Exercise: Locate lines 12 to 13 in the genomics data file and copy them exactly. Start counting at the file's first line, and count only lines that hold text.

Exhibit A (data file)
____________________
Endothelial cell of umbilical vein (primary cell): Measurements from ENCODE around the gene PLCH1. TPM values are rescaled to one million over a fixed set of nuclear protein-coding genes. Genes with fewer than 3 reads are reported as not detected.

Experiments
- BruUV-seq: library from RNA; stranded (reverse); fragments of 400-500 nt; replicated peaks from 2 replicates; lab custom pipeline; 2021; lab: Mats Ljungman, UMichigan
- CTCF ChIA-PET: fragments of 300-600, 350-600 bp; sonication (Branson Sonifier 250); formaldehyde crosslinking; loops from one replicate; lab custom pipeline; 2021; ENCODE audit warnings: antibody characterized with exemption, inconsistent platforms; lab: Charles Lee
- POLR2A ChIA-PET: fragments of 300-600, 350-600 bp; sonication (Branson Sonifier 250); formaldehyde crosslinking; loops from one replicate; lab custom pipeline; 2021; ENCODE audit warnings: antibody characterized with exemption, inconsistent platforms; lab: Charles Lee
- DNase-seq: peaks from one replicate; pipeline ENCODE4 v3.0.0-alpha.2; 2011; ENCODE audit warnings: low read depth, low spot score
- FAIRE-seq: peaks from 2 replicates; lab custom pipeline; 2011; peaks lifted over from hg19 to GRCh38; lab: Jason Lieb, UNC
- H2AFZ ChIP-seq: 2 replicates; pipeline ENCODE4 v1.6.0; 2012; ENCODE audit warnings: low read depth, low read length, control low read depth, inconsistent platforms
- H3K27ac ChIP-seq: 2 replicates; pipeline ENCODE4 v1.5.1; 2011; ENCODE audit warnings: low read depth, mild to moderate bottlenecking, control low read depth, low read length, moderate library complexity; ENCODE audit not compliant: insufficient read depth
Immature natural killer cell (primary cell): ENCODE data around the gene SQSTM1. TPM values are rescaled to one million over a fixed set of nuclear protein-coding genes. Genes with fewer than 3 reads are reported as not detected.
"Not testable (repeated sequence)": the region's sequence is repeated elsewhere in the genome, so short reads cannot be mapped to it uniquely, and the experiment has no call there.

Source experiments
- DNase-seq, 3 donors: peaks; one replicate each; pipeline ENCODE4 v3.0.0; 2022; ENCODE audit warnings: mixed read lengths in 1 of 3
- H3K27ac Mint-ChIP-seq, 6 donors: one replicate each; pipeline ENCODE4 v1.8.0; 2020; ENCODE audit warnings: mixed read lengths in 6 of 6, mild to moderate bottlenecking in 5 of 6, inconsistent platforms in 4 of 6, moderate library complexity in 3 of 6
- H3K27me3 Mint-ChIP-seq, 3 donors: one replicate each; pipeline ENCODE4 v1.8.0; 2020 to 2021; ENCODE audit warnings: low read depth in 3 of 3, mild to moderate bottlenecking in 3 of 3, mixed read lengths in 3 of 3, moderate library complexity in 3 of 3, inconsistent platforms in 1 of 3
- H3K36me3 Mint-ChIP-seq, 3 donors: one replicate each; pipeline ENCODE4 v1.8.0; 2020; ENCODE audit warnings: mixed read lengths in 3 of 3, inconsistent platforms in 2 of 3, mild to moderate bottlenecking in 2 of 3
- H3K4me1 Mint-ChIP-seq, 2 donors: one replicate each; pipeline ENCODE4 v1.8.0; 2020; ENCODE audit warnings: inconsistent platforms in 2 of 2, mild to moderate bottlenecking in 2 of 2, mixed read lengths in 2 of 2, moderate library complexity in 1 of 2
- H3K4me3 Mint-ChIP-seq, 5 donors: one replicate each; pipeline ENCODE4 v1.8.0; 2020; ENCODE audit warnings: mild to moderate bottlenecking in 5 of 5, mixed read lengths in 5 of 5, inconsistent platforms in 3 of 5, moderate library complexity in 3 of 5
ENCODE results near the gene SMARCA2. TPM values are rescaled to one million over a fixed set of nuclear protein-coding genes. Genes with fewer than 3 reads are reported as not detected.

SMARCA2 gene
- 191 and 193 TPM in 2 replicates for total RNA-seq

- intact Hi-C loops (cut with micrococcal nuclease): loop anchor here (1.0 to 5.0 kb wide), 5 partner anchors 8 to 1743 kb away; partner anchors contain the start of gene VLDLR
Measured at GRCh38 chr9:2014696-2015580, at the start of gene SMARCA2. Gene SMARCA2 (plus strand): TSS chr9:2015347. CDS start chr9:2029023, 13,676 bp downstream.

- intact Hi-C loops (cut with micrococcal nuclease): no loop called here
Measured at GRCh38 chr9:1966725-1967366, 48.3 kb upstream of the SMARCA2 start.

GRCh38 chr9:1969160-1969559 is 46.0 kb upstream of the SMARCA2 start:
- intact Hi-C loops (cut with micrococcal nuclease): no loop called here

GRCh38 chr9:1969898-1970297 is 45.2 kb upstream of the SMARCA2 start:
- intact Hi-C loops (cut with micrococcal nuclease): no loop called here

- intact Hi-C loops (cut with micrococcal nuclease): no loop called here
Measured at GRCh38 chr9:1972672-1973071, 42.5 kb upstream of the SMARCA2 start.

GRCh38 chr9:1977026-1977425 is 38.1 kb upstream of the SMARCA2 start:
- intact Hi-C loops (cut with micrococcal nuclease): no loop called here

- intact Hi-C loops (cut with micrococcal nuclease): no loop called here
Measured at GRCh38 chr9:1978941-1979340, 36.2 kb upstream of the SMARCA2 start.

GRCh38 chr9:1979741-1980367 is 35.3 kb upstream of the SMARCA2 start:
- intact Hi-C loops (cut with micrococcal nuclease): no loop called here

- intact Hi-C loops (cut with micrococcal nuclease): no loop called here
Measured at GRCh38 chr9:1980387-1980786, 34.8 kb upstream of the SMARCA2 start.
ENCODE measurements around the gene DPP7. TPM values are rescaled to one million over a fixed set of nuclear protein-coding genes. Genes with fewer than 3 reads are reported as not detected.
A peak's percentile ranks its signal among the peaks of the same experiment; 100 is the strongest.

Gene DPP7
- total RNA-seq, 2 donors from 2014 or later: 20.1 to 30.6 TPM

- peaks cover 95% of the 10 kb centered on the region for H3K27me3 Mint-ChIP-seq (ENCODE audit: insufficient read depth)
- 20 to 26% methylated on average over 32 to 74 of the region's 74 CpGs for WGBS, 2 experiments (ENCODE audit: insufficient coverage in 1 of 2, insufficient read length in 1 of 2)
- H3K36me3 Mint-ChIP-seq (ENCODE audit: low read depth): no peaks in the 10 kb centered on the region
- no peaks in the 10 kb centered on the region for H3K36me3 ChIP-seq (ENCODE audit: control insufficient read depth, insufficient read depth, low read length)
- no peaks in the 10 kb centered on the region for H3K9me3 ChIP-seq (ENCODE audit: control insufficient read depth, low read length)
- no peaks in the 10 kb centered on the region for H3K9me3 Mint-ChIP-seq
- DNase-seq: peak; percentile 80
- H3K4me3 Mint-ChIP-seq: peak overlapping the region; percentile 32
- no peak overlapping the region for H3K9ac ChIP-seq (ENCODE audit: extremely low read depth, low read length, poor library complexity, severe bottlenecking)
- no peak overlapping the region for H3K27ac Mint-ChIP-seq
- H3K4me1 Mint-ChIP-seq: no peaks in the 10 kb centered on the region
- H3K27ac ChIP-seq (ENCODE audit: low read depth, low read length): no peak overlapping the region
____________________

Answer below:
Source experiments
- DNase-seq, 3 donors: peaks; one replicate each; pipeline ENCODE4 v3.0.0; 2022; ENCODE audit warnings: mixed read lengths in 1 of 3